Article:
My journey to confidence

By 3 September 2020March 3rd, 2023No Comments


I’m a mum to three children and I’m a confidence coach, helping others to understand, build and grow their confidence. I also train women to become confidence coaches, because I believe the more confidence coaches out there, the better!

I’m 44 and I didn’t actually work on my confidence until I was 39. For years, I went from one confidence disaster to the next and my lack of confidence really held me back. I was a typical chameleon – one of those people who changed my personality, changed my beliefs and how I acted depending on who I was with. It felt right at the time, simply because I knew no other way to behave, but looking back, it was exhausting. If I was with a group of fun party people, I would act like them and then when I was with work colleagues, I’d change myself to behave in a way that I felt worked for them – and it kept happening.

I wasn’t really aware of it until I was much older, not until I started working on my own confidence. It’s a different story these days, I can easily talk on stage, I can record podcasts and very openly talk about confidence, I can do Facebook lives, videos and more. I don’t fear anything, anymore. I now am a confident person, I believe in myself, I have a decent level of self-esteem, I trust myself and I know myself really well – all of these traits I just didn’t have any many years ago, and I’m so glad I found them.

Since I worked on my confidence, everything has changed. I’m more content, I’m calmer, I have more clarity of mind, and with that I can help other people to work on their confidence, too.


Looking back at how confidence has been in life is really important, so I’m going to take you back a bit, to the 10-year-old Lucy. I’ve actually got my 10-year-old diary up in my bedroom, because my mum brilliantly saved three of my diaries. I was a religious diary writer and every single night from 10 to 13, I wrote a full page every night.

This excerpt, from the 19th of January 1987 was written when I was 11 years old. This was the kind of days that I had post teen.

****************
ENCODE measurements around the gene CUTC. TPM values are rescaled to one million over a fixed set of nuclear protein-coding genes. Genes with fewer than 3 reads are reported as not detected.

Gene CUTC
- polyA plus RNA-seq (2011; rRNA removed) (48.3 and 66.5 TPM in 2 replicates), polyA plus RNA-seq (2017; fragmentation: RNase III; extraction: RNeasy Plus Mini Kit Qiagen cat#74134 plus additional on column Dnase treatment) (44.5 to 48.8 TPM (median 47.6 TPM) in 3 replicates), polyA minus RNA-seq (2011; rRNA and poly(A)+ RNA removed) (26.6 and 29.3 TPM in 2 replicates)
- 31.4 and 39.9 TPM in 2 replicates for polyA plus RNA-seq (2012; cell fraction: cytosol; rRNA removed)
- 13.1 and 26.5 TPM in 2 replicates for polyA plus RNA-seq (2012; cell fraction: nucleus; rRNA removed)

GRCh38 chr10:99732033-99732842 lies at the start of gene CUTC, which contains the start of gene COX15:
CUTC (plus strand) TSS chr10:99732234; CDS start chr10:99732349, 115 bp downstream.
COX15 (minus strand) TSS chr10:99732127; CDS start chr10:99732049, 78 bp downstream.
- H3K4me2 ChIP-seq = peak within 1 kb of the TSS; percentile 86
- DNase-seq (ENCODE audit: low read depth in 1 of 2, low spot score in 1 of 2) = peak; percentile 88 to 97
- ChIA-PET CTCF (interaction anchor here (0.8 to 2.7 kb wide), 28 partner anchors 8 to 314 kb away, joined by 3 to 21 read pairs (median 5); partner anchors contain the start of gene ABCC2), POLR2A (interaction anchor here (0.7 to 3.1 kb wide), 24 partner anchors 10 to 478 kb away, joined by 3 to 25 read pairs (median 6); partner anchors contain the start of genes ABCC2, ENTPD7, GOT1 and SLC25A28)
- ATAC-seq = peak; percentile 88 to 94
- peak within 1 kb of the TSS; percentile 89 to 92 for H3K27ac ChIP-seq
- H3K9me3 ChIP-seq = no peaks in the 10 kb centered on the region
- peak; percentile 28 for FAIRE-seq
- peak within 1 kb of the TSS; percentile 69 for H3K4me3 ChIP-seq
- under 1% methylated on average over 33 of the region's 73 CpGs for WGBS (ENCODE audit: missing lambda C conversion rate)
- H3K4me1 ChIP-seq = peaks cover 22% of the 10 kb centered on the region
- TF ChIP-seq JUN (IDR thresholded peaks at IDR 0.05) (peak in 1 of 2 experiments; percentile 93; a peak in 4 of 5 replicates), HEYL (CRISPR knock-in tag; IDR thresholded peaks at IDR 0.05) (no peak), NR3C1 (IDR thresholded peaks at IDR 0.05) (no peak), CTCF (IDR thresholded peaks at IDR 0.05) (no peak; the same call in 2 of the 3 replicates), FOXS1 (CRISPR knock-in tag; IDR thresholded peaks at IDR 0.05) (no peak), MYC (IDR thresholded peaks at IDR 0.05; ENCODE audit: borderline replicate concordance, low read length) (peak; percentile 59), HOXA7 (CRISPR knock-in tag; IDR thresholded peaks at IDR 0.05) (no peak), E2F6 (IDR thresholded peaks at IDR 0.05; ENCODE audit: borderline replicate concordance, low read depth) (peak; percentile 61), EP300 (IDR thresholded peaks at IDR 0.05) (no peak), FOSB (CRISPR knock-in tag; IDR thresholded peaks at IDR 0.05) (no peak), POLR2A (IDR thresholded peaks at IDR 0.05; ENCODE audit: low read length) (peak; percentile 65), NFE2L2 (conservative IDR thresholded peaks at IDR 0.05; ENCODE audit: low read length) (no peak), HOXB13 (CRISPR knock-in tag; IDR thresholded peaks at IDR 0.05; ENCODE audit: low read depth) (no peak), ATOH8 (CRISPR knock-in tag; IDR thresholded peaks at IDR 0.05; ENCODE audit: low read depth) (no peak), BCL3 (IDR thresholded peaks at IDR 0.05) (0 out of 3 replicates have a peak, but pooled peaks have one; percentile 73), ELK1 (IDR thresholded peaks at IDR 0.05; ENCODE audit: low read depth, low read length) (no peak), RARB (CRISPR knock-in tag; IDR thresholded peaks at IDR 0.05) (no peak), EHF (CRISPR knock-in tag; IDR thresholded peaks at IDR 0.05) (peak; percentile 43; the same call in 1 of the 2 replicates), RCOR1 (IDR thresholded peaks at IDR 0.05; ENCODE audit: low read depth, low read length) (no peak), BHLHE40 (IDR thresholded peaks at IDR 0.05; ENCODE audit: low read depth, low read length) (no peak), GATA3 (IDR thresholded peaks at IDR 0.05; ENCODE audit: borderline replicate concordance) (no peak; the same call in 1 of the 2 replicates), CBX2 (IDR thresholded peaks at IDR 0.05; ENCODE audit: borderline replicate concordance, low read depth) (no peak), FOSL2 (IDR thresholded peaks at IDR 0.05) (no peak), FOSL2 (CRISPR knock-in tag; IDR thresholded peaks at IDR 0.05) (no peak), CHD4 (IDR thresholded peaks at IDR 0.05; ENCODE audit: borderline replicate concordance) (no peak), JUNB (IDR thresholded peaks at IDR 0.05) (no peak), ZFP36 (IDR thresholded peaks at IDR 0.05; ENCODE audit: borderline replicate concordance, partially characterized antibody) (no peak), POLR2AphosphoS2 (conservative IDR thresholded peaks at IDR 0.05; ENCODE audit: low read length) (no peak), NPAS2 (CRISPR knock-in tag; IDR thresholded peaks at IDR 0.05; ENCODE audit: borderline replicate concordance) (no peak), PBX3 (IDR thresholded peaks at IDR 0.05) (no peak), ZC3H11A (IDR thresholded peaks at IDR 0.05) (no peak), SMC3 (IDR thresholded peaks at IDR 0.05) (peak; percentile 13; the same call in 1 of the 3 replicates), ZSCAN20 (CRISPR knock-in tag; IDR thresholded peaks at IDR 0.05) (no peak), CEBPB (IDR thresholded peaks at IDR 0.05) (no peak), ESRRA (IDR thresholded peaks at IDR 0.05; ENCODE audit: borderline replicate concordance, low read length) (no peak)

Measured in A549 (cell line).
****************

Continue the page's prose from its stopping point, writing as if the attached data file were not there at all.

“We were at boring school today, Caroline gave me a card and a prezzie and it was very, very nice. We applied for some holiday brochures by telephone. It was answered by an answering machine, it was ever so funny. We did quite a few of them. Anyway, at school we did some environmental studies, we were given a map and a sheet. On the sheet it had a drawing of some of the places in Europe, we had to name them by using the map book. I got them all right, of course. Caz got a Barber. I came to bed at 10 o’clock, which was a bit early for me. Anyway, I’ve finished writing my diary at just 10:09 and 44 seconds. Night night”


What I love about that, and actually Caz is a very good friend of mine now, is the innocence and straight-forward thinking of an 11-year-old. When I said I got them all right of course, in my environmental studies task, it shows I was pretty self-assured and confident.

I was a content and happy kid, I have an older sister and an older brother and life at 11 was great. However, when I went to secondary school, things changed a bit. Hormones, boys, rejection, not feeling cool enough, etc. I went through those years before mobile phones, before the internet, before any kind of social media or tech, and my diary, even my 13 year old diary, was pretty innocent and drama-free. We did get into trouble and we did some silly things that we shouldn’t have done, and I’ve written about those, but nothing happened to knock my confidence.

At the age of 16, I lost a lot of my confidence. My family dynamic changed and my confidence started to dwindle – and I had no skills or no way to keep my confidence up, and in fact I just didn’t even think about confidence then, I didn’t know it was a thing. So my confidence started to fall, and it fell and stayed low until I was about 39 – that’s 23 years of trying to get on, with no confidence.